The founding father of our country was definitely a believer in the God of the Bible, a man not only of tremendous intellect, but of conscience, caring, dedication, and faith. And his faith was founded on experience. One particularly interesting account occurred on July 9, 1755, during the French and Indian War. George Washington was with the British troops under General Edward Braddock on their way to Fort Duquesne when they were ambushed by the French. The Brits were being slaughtered since they were only accustomed to fighting in open fields. To deliver orders from General Braddock to the troops, Washington rode horseback back and forth across the battle. Every other officer on horseback, except Washington, was shot down. Even General Braddock was killed, at which point the troops fled in confusion. After the battle, on July 18, 1755, Washington wrote to his brother, John A. Washington: “But by the all-powerful dispensations of Providence, I have been protected beyond all human probability or expectation; for I had four bullets through my coat, and two horses shot under me, yet escaped unhurt, although death was leveling my companions on every side of me!”

Fifteen years later, Washington and Dr. Craik, a close friend of his from his youth, were traveling through those same woods near the Ohio River and Great Kanawha River. There they were met by an old Indian chief, who addressed Washington through an interpreter:

I am a chief and ruler over my tribes. My influence extends to the waters of the great lakes and to the far blue mountains. I have traveled a long and weary path that I might see the young warrior of the great battle. It was on the day when the white man’s blood mixed with the streams of our forests that I first beheld this chief [Washington]. I called to my young men and said, mark yon tall and daring warrior? He is not of the red-coat tribe — he hath an Indian’s wisdom and his warriors fight as we do — himself alone exposed. Quick, let your aim be certain, and he dies. Our rifles were leveled, rifles which, but for you, knew not how to miss — ‘twas all in vain, a power mightier far than we, shielded you. Seeing you were under the special guardianship of the Great Spirit, we immediately ceased to fire at you. I am old and soon shall be gathered to the great council fire of my fathers in the land of shades, but ere I go, there is something bids me speak in the voice of prophecy: Listen! The Great Spirit protects that man [pointing at Washington], and guides his destinies — he will become the chief of nations, and a people yet unborn will hail him as the founder of a mighty empire. I am come to pay homage to the man who is the particular favorite of Heaven, and who can never die in battle.

A famous Indian warrior who was in that battle said, “Washington was never born to be killed by a bullet! I had seventeen fair fires at him with my rifle, and after all could not bring him to the ground!”

Why was this history removed from school textbooks, which had included it up until 1934? As incredible a story as it may seem, it demonstrates the effect of having faith in God — for a person or even for a country. As George Washington himself said, “It is the duty of all Nations to acknowledge the providence of Almighty God, to obey his will, to be grateful for his benefits, and humbly to implore his protection and favors.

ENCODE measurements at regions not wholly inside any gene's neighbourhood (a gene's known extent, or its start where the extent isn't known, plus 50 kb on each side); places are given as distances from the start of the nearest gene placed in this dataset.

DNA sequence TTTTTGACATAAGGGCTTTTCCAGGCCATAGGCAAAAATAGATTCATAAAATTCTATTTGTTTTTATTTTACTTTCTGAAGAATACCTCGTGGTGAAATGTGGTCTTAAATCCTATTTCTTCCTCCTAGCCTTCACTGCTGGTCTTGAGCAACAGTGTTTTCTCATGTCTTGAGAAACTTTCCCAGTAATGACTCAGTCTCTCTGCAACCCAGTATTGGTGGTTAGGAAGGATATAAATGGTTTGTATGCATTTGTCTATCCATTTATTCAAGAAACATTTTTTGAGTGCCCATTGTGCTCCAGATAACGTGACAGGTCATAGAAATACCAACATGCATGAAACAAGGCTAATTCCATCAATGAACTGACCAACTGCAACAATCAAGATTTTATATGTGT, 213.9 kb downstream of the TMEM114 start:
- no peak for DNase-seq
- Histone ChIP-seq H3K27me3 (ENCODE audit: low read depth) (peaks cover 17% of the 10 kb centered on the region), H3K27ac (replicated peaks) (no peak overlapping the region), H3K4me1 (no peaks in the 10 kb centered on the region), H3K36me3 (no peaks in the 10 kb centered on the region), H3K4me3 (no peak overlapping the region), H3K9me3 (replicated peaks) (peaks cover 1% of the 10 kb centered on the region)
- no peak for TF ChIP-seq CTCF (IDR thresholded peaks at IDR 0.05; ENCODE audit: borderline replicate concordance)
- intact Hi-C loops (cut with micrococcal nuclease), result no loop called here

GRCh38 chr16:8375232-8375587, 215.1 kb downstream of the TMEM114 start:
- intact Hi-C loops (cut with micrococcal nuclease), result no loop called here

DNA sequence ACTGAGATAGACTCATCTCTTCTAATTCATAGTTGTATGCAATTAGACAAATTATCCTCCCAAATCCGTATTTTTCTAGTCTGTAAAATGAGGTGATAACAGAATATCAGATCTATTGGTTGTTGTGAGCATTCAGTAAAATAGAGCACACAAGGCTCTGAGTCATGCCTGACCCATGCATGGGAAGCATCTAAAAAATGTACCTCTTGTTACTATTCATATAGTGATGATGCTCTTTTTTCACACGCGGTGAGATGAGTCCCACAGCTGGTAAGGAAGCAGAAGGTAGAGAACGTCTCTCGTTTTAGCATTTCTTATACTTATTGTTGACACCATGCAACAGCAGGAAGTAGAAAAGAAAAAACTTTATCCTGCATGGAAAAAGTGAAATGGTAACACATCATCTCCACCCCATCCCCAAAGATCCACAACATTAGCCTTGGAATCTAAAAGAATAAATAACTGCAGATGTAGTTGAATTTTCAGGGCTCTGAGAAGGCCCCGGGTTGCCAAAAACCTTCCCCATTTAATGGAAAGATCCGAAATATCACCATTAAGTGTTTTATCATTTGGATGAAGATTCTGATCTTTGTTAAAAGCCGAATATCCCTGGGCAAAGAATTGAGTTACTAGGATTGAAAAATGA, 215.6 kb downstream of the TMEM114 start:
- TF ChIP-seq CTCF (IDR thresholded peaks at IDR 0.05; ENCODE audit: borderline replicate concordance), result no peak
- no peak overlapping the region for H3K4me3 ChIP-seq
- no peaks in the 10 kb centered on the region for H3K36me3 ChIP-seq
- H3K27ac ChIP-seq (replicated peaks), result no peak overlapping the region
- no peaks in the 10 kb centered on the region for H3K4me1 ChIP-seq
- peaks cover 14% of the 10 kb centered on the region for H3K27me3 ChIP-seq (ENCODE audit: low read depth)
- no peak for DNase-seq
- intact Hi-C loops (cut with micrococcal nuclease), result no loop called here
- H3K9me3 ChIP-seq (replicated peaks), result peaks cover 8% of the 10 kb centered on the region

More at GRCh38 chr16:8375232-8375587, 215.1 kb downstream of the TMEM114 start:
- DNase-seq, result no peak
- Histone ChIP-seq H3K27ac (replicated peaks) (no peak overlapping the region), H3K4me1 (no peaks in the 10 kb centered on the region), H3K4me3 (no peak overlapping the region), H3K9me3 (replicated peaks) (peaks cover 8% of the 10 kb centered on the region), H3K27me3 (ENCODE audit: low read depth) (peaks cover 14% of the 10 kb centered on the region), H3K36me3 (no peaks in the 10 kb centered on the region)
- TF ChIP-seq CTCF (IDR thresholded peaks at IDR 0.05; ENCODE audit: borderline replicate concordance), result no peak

Here’s Federer again in America’s God and Country:

Baron Charles Louis Joseph de Secondat Montesquieu (1689-1755) was an authoritative French professor, author and legal philosopher, who, in 1748, wrote the highly influential book, The Spirit of the Laws. This book greatly impacted the formation of the American government, as it was read and studied intently in America. In reviewing nearly 15,000 items written by the Founding Fathers, (including newspaper articles, monographs, books, pamphlets, etc.), Baron Charles Montesquieu was the most frequently quoted source next to the Bible.

Montesquieu’s philosophy was based on the premise that humanity is basically selfish, and, opportunity provided, individuals would accumulate more and more power unto themselves, eventually becoming despots. This reflected the concept of the fallen nature of man expressed in Jeremiah 17:9:

The heart it deceitful above all things and desperately wicked: who can know it?

In order to prevent the accumulation of power, Montesquieu proposed separating the powers of government into three branches and pitting them against each other, allowing the greed and ambition of one to check the greed and ambition of the others. This idea of dividing a monarch’s power into Judicial, Legislative, and Executive branches reflected Isaiah 33:22:

For the Lord is our Judge, the Lord is our Lawgiver, the Lord is our King.

And here’s Carson (in this case, Carson does put one sentence highlighted in bold in the middle from Federer in quotes but plagiarizes the other two cases):

The idea of having three branches of government was birthed by the writings of Baron Charles Montesquieu, an authoritative French professor, author, and legal philosopher — who was the most often quoted source among the colonists next to the Bible.* His book The Spirit of Laws “greatly impacted the formation of the American government, as it was read and studied intently in America.”** In it, Montesquieu acknowledges the deceit and wickedness of the human heart, as shown in Jeremiah 17:9, and advocates for a system that tries to check and moderate mankind’s worse excesses by dividing power into three parts, inspired by Isaiah 33:22, which states, “For the LORD is our judge, the LORD is our lawgiver, the LORD is our king.”